File(s) not publicly available

E01154: Greek inscription, commemorating a vow, just possibly mentioning a pair of local martyrs. Found at Eumeneia/Fulvia (Phrygia, west central Asia Minor). Probably late antique.

online resource
posted on 26.02.2016, 00:00 by pnowakowski
+ ὑπὲρ ἀν[έ]-
σεως (?) μαρ<τυ>-
ρηõν Λυκ-
άστου κὲ Πω-
λητήας, ἀ-
μήν

1-2. ὑπὲρ Ἄ|σεως Huttner, ὑπὲρ ἀν[έ]|σεως Buckler Calder Cox || 2-3. μαρ<τυ>|ρηõν Buckler Calder Cox, <ἁ>μαρ|<τ>ηõν or μαρ<τυ>ρήον = μαρ<τυ>ρίον SEG

'+ A vow for the repose (?) of the martyrs (?) Lykastos and Politeia. Amen.'

Text: Buckler, Calder & Cox 1927, no. 191.

History

Evidence ID

E01154

Saint Name

Lykastos and Politeia, possibly martyrs of Eumeneia in Phrygia (central Asia Minor) : S01536

Saint Name in Source

Λύκαστος, Πωλητήα

Type of Evidence

Inscriptions - Funerary inscriptions Inscriptions - Formal inscriptions (stone, mosaic, etc.)

Language

Greek

Evidence not before

350

Evidence not after

600

Activity not before

350

Activity not after

600

Place of Evidence - Region

Asia Minor

Place of Evidence - City, village, etc

Eumeneia

Place of evidence - City name in other Language(s)

Eumeneia Nicomedia Νικομήδεια Nikomēdeia Izmit Πραίνετος Prainetos Nicomedia

Cult activities - Places

Burial site of a saint - tomb/grave

Cult activities - Non Liturgical Practices and Customs

Vow

Cult Activities - Protagonists in Cult and Narratives

Women Other lay individuals/ people

Source

A slab. H. 0.64 m; W. 0.37 m; letter height c. 0.04 m. Broken on the left-hand side. The inscription is framed, and preceded by a carved cross. Seen and copied in July 1924 at Çivril (ancient Eumeneia) by William Buckler, William Calder, and C.W.M. Cox. When recorded, it was reused in a wall of a house.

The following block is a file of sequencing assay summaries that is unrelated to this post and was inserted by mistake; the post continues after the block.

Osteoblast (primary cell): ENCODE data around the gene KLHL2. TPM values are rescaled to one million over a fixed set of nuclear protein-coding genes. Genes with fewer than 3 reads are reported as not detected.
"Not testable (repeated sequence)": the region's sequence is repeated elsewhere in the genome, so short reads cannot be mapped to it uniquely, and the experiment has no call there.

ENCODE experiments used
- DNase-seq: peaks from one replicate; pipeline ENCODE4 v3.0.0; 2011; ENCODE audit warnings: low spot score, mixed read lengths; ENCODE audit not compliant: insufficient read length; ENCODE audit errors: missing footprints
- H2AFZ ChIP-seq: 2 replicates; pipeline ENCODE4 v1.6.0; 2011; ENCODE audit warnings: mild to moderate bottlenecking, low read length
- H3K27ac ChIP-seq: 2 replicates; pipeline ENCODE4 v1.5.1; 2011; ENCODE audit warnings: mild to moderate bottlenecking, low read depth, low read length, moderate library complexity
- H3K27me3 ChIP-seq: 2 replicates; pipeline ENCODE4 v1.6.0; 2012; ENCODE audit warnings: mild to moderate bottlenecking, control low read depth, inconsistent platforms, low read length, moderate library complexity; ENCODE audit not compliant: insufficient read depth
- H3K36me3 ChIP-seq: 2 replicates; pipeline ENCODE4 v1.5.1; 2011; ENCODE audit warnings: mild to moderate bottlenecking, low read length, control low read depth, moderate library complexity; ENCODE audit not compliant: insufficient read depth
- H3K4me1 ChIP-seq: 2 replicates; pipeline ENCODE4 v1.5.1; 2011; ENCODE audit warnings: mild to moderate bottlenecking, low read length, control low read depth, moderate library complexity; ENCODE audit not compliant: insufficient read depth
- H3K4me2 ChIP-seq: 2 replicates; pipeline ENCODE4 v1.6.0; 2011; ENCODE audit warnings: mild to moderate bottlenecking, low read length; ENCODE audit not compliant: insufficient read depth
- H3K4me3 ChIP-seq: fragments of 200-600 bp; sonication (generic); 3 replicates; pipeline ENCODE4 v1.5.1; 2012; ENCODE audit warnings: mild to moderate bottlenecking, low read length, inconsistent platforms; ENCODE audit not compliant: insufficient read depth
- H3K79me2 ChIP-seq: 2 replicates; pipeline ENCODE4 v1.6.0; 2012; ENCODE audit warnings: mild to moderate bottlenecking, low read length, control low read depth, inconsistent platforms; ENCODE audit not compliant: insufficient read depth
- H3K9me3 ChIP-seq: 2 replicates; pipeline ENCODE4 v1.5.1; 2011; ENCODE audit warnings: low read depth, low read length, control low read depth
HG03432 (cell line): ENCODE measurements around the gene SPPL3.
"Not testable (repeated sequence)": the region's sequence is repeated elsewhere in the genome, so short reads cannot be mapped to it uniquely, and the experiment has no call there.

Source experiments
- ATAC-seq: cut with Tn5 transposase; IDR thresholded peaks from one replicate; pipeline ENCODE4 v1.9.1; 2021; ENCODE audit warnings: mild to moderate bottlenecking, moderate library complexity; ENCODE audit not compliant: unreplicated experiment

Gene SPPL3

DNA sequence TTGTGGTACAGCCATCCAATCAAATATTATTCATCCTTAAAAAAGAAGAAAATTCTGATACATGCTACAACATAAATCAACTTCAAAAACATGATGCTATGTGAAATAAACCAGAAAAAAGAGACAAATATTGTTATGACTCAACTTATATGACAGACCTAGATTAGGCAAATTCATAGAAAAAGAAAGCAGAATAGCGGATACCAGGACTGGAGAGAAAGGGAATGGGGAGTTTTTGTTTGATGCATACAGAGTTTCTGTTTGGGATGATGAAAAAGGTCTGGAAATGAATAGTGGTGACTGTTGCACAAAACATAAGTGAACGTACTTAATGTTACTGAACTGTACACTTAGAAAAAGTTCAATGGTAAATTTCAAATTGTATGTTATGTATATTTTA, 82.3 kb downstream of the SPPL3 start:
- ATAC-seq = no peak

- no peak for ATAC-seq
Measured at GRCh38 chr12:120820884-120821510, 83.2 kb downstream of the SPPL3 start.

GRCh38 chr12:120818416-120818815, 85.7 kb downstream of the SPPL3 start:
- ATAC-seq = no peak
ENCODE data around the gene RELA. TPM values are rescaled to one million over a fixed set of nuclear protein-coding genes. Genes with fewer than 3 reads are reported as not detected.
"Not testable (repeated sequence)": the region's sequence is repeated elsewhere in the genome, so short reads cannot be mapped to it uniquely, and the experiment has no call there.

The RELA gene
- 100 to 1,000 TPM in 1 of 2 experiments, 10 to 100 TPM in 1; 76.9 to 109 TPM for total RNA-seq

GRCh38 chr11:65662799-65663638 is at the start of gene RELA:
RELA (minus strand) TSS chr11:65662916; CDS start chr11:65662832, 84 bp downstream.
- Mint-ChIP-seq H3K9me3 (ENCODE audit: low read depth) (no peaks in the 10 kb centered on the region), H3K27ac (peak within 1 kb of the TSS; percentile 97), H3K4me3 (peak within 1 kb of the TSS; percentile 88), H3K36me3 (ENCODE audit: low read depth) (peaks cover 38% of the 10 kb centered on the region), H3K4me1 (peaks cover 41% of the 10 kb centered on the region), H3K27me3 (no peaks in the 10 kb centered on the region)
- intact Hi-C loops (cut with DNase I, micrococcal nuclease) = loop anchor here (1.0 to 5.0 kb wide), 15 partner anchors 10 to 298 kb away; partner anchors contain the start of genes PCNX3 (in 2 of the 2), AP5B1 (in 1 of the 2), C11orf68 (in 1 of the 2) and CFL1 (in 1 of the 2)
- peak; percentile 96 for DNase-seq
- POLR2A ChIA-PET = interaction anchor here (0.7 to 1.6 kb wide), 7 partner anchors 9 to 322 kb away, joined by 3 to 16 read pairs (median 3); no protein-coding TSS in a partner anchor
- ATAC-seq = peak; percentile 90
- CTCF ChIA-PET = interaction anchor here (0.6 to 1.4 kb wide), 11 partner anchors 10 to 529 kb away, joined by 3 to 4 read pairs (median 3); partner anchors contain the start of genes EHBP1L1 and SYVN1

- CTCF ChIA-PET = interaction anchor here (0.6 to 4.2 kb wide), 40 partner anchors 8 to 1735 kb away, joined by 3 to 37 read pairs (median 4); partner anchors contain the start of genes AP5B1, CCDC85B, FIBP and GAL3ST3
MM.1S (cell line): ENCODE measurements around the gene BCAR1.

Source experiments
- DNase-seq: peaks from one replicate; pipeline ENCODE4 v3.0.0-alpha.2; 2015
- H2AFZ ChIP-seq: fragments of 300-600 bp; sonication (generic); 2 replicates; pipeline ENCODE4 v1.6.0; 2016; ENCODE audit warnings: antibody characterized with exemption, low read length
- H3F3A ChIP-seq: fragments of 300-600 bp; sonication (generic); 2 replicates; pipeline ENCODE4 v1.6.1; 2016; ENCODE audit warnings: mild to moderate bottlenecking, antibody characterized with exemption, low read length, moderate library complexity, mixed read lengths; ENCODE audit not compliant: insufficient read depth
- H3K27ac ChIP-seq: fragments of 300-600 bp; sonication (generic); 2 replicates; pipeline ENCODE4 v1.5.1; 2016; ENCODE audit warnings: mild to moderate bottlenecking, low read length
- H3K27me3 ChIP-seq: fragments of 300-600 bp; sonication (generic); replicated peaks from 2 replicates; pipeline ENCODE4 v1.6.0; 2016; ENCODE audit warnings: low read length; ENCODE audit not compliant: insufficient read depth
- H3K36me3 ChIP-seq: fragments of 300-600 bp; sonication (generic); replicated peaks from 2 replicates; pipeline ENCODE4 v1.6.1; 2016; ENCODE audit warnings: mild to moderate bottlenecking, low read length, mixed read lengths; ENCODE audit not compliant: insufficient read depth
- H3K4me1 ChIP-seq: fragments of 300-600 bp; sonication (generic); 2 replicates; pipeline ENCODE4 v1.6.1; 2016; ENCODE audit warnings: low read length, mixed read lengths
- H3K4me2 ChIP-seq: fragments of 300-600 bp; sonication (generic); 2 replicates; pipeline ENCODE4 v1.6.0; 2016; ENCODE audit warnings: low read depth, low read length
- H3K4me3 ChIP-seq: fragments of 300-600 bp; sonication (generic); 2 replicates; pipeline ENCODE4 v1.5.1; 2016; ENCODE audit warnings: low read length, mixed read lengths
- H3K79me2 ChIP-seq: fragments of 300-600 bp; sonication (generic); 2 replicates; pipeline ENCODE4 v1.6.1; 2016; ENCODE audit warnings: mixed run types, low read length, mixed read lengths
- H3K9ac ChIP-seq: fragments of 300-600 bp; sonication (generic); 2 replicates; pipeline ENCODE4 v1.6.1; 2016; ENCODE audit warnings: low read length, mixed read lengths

Discussion

The inscription is known only from the poor copy made by Buckler, Calder, and Cox, which renders any interpretation of it difficult and uncertain. They argued that it commemorated a vow for the repose of local martyrs, which is very unlikely, since martyrs would not require the help of the faithful in order to be guaranteed eternal life. Joseph Zingerle and Jacobus Hondius in Supplementum Epigraphicum Graecum suggested other possible interpretations of the text. They hypothesised that the inscription could have commemorated a vow for the remission of sins of Lykastos and Politeia (apparently ordinary mortals): ὑπὲρ ἀν[έ]σεως (?) <ἁ>μαρ<τ>ηõν Λυκάστου κὲ Πωλητήας (which is a very plausible reading) or that it commemorated the construction of a martyr shrine as an ex-voto offering, as the word μαρ<τυ>ρηον can be also understood as μαρ<τυ>ρίον (martyrion). Ulrich Huttner prefers to read the name Asis (ὑπὲρ Ἄ|σεως) instead of the word ἀν[έ]σεως in lines 1-2.

Bibliography

Edition: Buckler, W.H., Calder, W.M., Cox, C.W.M., "Asia Minor, 1924. III – Monuments from central Phrygia", The Journal of Roman Studies 17 (1927), no. 191. Inscriptiones Christianae Graecae database, no. 1047: http://www.epigraph.topoi.org/ica/icamainapp/inscription/show/1047 Reference works: Supplementum Epigraphicum Graecum 6, 218.

Usage metrics

Categories

Keywords

Licence

Exports